Historical Architecture of Grosse Pointe – Rivard – Part 2

Regular readers to our blog will know we recently began to explore the street of Rivard – a prominent street in Grosse Pointe whose name is associated with one of the earliest French farming families to settle in the community – The Rivard’s.

Rivard is a particularly interesting road, given the clear transition in architectural styles – from the earlier clapboard colonial homes constructed around 1918 through to the English Tudor and brick homes built after 1922.

If you travel up the street from Jefferson, it is clear the homes on the first block are very different – in terms of design – than the homes that exist beyond the second block to Mack. However, the quality of the homes does not diminish, given the caliber of the architects who were commissioned to work on this street.

Having covered some of the homes constructed from 1918 – 1922, this week we turn our attention to a range of homes built between 1924 and 1928, which, as you will see, display a broad range of design styles.

Built in 1924, number 649 was designed by architect John Senese. The 2,598 sq ft home is a symmetrical Dutch Colonial home and features clapboard on the exterior of the second floor. Traditionally, clapboards in North America were made of split oak, pine or spruce.

Very little is known about John Senese, but he did a nice job with the design of this home during an era when the Dutch Colonial style was becoming increasingly popular in Grosse Pointe.

649 Rivard

Barton Wood designed a classic English Tudor, number 699, in 1926. Having grown up and studied architecture and engineering at Stanford University, Barton Dixon Wood transferred to the University of Michigan to conclude his studies, before partnering with Samuel F. Abraham to form the firm of Abraham & wood. He lived at 695 Rivard (built in 1930), however it is not clear if and when he moved into this home or whether he designed it. Barton Wood also designed 845 Edgemont Park in 1928.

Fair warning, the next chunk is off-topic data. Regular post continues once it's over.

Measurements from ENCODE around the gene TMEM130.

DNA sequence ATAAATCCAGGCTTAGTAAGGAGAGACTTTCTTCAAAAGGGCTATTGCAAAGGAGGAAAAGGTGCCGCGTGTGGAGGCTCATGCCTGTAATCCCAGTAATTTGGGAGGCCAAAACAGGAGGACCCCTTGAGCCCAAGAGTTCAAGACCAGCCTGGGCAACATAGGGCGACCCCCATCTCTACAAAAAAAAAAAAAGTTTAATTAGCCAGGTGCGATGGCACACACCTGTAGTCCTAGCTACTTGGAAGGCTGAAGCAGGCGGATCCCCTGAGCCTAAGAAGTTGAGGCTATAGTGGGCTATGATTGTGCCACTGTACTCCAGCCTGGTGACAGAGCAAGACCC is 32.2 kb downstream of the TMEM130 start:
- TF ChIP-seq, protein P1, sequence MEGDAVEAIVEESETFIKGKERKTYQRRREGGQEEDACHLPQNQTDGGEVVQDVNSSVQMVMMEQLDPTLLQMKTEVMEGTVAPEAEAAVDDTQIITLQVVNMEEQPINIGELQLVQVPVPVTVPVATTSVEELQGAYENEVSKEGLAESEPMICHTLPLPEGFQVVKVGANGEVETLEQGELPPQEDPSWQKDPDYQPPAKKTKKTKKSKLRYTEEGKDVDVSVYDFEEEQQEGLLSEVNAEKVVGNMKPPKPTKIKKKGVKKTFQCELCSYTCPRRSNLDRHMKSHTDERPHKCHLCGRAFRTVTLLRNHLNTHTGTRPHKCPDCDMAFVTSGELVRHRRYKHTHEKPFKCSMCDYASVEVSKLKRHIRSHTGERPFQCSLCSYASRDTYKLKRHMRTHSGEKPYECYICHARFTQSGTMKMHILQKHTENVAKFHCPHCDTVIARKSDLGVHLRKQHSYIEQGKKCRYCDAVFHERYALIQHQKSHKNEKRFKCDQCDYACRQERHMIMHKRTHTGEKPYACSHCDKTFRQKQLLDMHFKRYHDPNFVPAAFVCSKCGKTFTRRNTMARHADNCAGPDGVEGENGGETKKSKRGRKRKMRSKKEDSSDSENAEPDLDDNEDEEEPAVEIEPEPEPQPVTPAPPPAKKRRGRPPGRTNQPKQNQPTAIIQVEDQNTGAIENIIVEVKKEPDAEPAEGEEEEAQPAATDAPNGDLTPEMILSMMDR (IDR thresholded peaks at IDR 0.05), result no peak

699 Rivard

695 Rivard


Also built in 1926 is number 471 – a superb brick, central entrance colonial home.

471 Rivard

The very pretty number 424 was also constructed in 1926, and continues with the central entrance colonial approach of many homes on this block.

424 Rivard

Continuing in 1926, Alexander Russell Keys, an established contractor in Grosse Pointe, built number 600, a classically designed central entrance colonial. Keys was responsible for building one of Grosse Pointe’s rare kit homes – 1100 Bishop – a Vernon Kit Home, sold by Sterling Homes, International Mill and Timber Company, Bay City, Michigan – for himself and his family in 1921.

600 Rivard – Courtesy of Realtor.com

In 1927 the architectural firm of Bailey and Middleditch designed number 582. The 2,996 sq ft home is a superb example of clapboard colonial home, and is in keeping with the style of the houses found on Rivard.

We were not able to find much information on Bailey and Middleditch, but it does appear they designed around three further homes in Grosse Pointe between 1927 and 1929 – 467, and 544 University Place, and 448 Lincoln.

Also constructed in 1927 were the superb Grosse Pointe Terraces designed by the talented D. Allen Wright – a prolific designer of French style architecture throughout Grosse Pointe.

Part of the Terraces

Finally, in 1928, the prominent and historical Detroit firm of Smith, Hinchman and Grylls designed number 696. As you will see clapboards on the exterior of the second floor were particularly popular during this era.

During the 1920’s Smith, Hinchman and Grylls focused on creating classically inspired architecture throughout Metro Detroit, which was also visible in the projects they undertook within the Grosse Pointe communities – and there were quite a few.

696 Rivard

It is interesting to note given the influx of architectural trends in Grosse Pointe during this era the style of the homes on parts of this street varied very little, which makes it all the more interesting.

We will be continuing our exploration of Rivard next week.

*Photos courtesy of the Higbie Maxon Agney archives unless stated.


Written by Katie Doelle
Copyright © 2017 Katie Doelle